It takes a village to raise a child – and a full tribe to support a mother. Rewarding as it is, becoming a mum for the first time is a life-altering experience that brings with it many physical, mental and emotional challenges. Even the most well-prepared of parents will never be truly ready for this intense learn-as-you-go journey. After all, it is one thing to prepare for a baby, and another to fully experience and adapt to each curveball that is thrown your way. “It is important to be kind to yourself,” Thomson mummy Sherlyn Chan shares. “Learn to accept all the help you can get without feeling guilty about it.”
A good support system
The newly-minted mum’s core support system comprises her husband Andre, family and friends, as well as Thomson Medical’s dedicated team of doctors and consultants. Sherlyn chose to give birth at Thomson Medical because of Dr Paul Tseng. This decision gave her access to professional guidance that extended beyond her pregnancy and into the postpartum period.
“Being a first-time mum, there were a lot of things that I didn’t know – even with the extensive
research I did online,” Sherlyn recalls. “It was helpful to have Fonnie Lo, a licenced lactation and ParentCraft consultant guiding us through the hands-on practice during our Childbirth Education Course,” Andre shares, “The first time I changed Thea’s diapers, our confinement nanny commented that I handled her like a seasoned pro!”
Sherlyn gave birth to baby Thea at Thomson Medical Centre on Easter Sunday. Aside from the delicious and healthy meals, what truly left an impression was the care extended to them by the nursing staff. And when she ran into difficulties while breastfeeding, she was able to turn to the
ParentCraft Centre for lactation advice and healthy doses of emotional support. “They helped me understand that breastfeeding is actually a partnership between mother and baby,” Sherlyn reveals, “It was a learning process for both myself and Thea.” With the ParentCraft team’s guidance over the next month, Sherlyn was able to enjoy a smoother nursing journey.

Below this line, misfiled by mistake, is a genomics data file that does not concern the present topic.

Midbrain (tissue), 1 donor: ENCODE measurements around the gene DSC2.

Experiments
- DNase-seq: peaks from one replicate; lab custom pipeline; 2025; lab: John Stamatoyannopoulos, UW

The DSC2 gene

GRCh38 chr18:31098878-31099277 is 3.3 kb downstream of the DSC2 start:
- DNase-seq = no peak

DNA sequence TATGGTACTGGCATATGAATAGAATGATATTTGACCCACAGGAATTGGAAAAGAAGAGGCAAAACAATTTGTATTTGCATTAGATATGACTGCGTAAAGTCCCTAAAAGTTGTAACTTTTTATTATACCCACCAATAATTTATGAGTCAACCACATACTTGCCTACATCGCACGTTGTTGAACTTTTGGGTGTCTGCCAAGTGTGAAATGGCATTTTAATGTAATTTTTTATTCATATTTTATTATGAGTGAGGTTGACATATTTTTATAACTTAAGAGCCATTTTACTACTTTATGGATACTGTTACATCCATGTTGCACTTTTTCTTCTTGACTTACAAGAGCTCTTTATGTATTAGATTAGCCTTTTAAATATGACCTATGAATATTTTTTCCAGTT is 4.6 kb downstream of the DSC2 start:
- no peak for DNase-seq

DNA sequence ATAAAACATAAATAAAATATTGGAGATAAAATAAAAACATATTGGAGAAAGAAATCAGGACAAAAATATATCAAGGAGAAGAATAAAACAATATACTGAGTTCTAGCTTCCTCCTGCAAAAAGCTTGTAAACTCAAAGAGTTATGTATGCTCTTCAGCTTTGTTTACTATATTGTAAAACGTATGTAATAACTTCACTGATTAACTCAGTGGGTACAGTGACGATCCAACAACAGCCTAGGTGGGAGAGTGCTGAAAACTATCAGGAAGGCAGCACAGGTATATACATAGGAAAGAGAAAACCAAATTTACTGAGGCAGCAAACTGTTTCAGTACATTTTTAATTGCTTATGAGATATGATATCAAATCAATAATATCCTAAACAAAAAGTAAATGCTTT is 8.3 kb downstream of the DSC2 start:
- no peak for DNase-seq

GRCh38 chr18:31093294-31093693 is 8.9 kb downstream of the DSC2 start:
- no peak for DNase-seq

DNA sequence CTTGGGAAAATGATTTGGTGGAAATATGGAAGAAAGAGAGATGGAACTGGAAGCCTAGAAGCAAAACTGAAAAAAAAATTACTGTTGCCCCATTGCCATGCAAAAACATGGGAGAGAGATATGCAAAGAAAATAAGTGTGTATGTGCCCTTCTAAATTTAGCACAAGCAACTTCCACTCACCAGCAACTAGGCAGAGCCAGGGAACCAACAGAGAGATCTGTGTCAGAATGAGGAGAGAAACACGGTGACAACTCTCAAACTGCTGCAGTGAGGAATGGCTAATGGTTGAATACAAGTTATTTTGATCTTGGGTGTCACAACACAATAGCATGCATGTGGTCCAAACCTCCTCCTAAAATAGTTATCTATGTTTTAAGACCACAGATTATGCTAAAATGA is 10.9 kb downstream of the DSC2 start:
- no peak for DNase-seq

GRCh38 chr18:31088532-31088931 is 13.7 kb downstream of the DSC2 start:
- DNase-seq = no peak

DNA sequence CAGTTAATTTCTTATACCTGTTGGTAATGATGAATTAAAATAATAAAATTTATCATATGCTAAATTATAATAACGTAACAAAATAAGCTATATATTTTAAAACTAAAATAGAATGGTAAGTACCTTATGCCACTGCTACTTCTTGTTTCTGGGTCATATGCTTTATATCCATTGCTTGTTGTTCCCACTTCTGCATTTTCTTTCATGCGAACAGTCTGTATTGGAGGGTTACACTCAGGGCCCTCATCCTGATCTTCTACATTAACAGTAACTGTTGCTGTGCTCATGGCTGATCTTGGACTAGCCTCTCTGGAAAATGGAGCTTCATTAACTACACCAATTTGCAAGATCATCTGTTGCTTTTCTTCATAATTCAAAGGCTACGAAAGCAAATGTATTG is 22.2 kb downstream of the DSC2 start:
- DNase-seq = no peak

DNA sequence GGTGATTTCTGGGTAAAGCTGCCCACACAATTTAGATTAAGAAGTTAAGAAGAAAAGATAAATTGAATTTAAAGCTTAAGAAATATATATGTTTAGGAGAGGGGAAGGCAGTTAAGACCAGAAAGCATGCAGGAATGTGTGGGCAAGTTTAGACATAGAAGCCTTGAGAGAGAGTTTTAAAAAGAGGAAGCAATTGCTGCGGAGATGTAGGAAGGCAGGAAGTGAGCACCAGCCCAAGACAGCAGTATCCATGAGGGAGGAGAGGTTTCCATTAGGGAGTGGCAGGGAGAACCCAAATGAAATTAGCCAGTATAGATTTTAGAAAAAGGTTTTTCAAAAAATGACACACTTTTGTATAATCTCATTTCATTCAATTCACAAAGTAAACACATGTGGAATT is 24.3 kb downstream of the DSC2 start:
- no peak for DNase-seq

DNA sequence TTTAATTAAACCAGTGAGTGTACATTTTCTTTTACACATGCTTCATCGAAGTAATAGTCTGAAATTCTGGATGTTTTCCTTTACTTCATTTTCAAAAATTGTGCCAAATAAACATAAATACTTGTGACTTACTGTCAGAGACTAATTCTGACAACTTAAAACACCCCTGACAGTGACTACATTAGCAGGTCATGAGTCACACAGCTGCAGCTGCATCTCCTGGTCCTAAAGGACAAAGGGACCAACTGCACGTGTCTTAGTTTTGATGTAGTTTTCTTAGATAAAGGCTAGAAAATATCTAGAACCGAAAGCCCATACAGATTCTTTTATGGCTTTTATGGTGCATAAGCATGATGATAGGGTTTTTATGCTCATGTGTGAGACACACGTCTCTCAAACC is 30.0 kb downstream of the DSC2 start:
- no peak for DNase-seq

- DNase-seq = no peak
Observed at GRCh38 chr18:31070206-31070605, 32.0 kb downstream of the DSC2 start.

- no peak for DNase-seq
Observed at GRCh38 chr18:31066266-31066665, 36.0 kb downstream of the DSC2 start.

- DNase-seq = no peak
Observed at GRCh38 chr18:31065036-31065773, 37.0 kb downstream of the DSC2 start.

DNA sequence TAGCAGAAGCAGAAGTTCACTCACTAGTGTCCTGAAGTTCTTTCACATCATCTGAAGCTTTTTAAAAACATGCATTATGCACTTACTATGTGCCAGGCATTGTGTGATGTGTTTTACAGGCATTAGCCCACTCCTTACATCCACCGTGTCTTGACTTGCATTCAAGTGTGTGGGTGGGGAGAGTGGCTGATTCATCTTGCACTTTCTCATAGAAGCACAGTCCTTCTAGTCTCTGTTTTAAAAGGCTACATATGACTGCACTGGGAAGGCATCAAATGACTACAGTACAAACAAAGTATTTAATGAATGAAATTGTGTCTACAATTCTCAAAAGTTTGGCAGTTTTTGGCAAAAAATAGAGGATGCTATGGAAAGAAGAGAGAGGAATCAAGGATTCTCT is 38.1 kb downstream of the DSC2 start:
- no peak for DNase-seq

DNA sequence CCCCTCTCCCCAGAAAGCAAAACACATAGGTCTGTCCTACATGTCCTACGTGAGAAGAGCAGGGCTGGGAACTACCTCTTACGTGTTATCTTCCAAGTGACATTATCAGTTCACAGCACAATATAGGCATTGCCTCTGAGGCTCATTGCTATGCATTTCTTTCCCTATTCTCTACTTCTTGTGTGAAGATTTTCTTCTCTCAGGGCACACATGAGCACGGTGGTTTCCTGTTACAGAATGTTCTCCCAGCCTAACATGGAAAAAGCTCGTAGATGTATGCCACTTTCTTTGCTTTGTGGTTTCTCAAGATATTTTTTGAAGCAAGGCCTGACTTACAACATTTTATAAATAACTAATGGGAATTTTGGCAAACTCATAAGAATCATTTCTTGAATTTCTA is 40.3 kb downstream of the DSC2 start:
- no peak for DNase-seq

Happy Mummy, Happy Baby
As an entrepreneur, teacher, and social media influencer, Sherlyn is used to a hectic schedule. But adapting to her new role as a mother – and the changes that came with it – wasn’t easy. One of her biggest challenges? Juggling work and family life. “Before Thea arrived, my business was my ‘baby’, so there was a bit of work guilt that kicked in,” the go-getting mum confesses, “I learned to have realistic expectations of myself by acknowledging that I couldn’t dedicate the same amount of time as I used to.” Checking items off her to-do list became easier once the family settled into an everyday routine. Sherlyn also manages to find pockets of free time to indulge in some much-needed “me-time”.
“Life does not stop after having a baby, but it definitely takes conscious effort to maintain a healthy balance,” Sherlyn emphasises, “Happy mummy, happy baby!” This catchphrase is reiterated on her Instagram account – where she shares the realities (and uncertainties) of her motherhood journey with her followers. “I wanted to be open about my challenges and insecurities to show mums that it is all right to find motherhood difficult,” Sherlyn explains. Her candid approach drew support from an online community of fellow mummies, who offered her advice and encouragement in her new role as a mother. Even though parenthood involves both husband and wife, there are some things that only mums will understand. This community has been a huge support for me!”
The Original Team
Of course, nothing comes close to Andre’s support for Sherlyn. “We went into our marriage with the mindset of us as the ‘original team’. This is reinforced in our everyday routines, whether it’s preparing the breast pump, bathing the baby or simply being by her side,” Andre says. Sherlyn agrees, saying “It’s not about the big gestures, but the small actions. For example, when I wake up in the middle of the night to pump and Andre simply acknowledges that I’m up, that is enough for me.” She concludes, “Open communication is very important – to let the husband know when you need him to come in. Speak up about your needs and continue that teamwork!”